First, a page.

Psychologically safe workplaces lower attrition rates to 3%: report

Leaders have 'outsize impact' in cultivating psychologically safe workplaces, says expert

Psychologically safe workplaces lower attrition rates to 3%: report

A psychologically safe workplace can significantly reduce attrition in an organisation, and leaders will play a major part in fostering this, according to a new report.

Why? A psychologically safe workplace enables employees to speak up without fear of being blamed or criticized. And these employees are 2.1 times more motivated, 2.7 times happier, and 3.3 times more enabled to reach their full potential at work, according to the Boston Consulting Group (BCG).

It also found that the attrition risk is only at three per cent for employees working in environments where psychological safety is high.

On the other hand, 12% of employees experiencing low levels of psychological safety are likely to quit within a year, according to the report, based on a survey of 28,000 professionals across 16 countries.

This is more pronounced for members of diversity groups. In cases where psychological safety is low, 15% of LGBTQ+ members are at risk of attrition.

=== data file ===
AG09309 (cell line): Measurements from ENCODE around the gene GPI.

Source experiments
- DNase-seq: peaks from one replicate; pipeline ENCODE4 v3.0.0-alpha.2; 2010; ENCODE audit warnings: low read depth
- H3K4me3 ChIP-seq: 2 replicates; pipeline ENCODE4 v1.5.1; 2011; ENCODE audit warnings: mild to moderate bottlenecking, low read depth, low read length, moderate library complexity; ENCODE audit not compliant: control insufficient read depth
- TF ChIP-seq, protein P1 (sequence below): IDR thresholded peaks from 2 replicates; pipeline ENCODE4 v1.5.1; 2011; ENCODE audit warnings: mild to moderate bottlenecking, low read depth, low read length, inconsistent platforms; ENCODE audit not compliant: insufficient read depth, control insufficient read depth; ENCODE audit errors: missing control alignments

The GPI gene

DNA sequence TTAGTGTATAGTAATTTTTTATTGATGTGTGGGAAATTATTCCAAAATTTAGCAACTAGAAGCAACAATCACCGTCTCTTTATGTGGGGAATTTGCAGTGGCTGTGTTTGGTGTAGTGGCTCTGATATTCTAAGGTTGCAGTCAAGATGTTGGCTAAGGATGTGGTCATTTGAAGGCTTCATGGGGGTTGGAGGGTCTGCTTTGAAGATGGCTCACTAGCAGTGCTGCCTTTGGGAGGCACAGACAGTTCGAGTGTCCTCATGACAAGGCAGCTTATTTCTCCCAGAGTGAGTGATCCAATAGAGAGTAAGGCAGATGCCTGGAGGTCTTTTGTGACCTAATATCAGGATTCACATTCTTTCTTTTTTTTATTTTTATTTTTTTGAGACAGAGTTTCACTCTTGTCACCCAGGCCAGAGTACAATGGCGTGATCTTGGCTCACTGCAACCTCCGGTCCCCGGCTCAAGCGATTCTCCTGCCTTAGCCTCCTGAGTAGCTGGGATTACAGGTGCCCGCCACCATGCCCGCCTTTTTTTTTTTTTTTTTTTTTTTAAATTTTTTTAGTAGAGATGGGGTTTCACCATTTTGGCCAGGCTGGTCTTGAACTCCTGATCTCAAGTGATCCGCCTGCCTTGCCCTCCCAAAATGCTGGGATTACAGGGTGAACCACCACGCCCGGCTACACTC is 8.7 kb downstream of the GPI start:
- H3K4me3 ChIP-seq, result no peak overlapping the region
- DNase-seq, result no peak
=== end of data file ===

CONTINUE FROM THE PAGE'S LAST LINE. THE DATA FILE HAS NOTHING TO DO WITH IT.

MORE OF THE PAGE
How to foster psychologically safe workplaces

Nadjia Yousif, chief diversity officer at BCG and a co-author of the report, said leaders have an "outsize impact" in establishing psychological safety.

"They set the tone by being role models and signaling what behaviors will be rewarded and what won't be tolerated. Psychological safety can flourish only if it's driven from the top," Yousif said in a statement.

According to the report, leaders can utilize the following measures to create a psychologically safe workplace:

  • Formalize time for sharing and learning
  • Hold regular team reflections or "retrospectives"
  • Challenge ideas, not people
  • Be open and authentic

Leaders that are able to foster psychological safety at work can boost retention by more than four times for women and for employees who identify as Black, Indigenous, or people of color, according to the report.

They are also able to increase retention by six times for LGBTQ+ employees and by five times for people with disabilities.

"Fostering psychological safety takes work, and it will be difficult at times. But the effort pays big dividends," said Gretchen May, global director of diversity, equity, and inclusion at BCG and a co-author of the report, in a statement.

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